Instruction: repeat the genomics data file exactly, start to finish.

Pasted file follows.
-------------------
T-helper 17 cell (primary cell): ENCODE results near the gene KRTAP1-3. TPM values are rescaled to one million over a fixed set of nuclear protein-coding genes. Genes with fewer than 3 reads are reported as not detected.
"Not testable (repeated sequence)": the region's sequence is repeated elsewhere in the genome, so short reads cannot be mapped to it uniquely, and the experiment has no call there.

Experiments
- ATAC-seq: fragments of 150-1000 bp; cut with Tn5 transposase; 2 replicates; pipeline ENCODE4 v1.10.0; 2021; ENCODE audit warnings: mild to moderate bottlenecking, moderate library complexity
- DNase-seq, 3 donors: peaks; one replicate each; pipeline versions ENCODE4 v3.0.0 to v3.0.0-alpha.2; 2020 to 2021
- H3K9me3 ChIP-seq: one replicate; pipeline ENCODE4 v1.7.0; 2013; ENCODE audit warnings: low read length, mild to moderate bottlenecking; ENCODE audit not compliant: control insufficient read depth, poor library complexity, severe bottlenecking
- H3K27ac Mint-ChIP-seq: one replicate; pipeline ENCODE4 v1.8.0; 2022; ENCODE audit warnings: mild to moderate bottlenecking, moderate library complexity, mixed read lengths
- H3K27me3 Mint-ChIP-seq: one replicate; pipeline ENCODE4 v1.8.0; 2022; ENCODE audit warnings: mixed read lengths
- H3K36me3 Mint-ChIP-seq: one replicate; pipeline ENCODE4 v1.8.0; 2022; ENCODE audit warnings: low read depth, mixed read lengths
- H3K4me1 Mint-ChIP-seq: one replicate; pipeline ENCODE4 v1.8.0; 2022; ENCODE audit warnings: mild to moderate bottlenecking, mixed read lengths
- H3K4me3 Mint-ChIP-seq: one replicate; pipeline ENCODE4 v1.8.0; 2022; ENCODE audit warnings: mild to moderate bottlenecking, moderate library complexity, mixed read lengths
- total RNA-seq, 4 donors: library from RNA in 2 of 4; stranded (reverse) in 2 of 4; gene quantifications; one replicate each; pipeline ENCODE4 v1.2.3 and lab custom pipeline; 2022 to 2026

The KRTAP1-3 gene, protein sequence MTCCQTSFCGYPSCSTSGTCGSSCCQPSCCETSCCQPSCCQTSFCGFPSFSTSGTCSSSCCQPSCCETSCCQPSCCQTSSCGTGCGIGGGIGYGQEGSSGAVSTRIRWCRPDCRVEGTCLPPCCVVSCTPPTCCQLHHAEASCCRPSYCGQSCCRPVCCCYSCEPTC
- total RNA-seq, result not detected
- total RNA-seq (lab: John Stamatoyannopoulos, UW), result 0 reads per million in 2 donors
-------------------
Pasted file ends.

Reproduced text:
T-helper 17 cell (primary cell): ENCODE results near the gene KRTAP1-3. TPM values are rescaled to one million over a fixed set of nuclear protein-coding genes. Genes with fewer than 3 reads are reported as not detected.
"Not testable (repeated sequence)": the region's sequence is repeated elsewhere in the genome, so short reads cannot be mapped to it uniquely, and the experiment has no call there.

Experiments
- ATAC-seq: fragments of 150-1000 bp; cut with Tn5 transposase; 2 replicates; pipeline ENCODE4 v1.10.0; 2021; ENCODE audit warnings: mild to moderate bottlenecking, moderate library complexity
- DNase-seq, 3 donors: peaks; one replicate each; pipeline versions ENCODE4 v3.0.0 to v3.0.0-alpha.2; 2020 to 2021
- H3K9me3 ChIP-seq: one replicate; pipeline ENCODE4 v1.7.0; 2013; ENCODE audit warnings: low read length, mild to moderate bottlenecking; ENCODE audit not compliant: control insufficient read depth, poor library complexity, severe bottlenecking
- H3K27ac Mint-ChIP-seq: one replicate; pipeline ENCODE4 v1.8.0; 2022; ENCODE audit warnings: mild to moderate bottlenecking, moderate library complexity, mixed read lengths
- H3K27me3 Mint-ChIP-seq: one replicate; pipeline ENCODE4 v1.8.0; 2022; ENCODE audit warnings: mixed read lengths
- H3K36me3 Mint-ChIP-seq: one replicate; pipeline ENCODE4 v1.8.0; 2022; ENCODE audit warnings: low read depth, mixed read lengths
- H3K4me1 Mint-ChIP-seq: one replicate; pipeline ENCODE4 v1.8.0; 2022; ENCODE audit warnings: mild to moderate bottlenecking, mixed read lengths
- H3K4me3 Mint-ChIP-seq: one replicate; pipeline ENCODE4 v1.8.0; 2022; ENCODE audit warnings: mild to moderate bottlenecking, moderate library complexity, mixed read lengths
- total RNA-seq, 4 donors: library from RNA in 2 of 4; stranded (reverse) in 2 of 4; gene quantifications; one replicate each; pipeline ENCODE4 v1.2.3 and lab custom pipeline; 2022 to 2026

The KRTAP1-3 gene, protein sequence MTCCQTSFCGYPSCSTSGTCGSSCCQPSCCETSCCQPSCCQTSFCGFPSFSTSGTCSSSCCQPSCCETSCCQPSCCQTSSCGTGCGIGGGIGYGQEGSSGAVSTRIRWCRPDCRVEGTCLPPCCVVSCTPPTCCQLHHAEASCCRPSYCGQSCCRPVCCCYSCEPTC
- total RNA-seq, result not detected
- total RNA-seq (lab: John Stamatoyannopoulos, UW), result 0 reads per million in 2 donors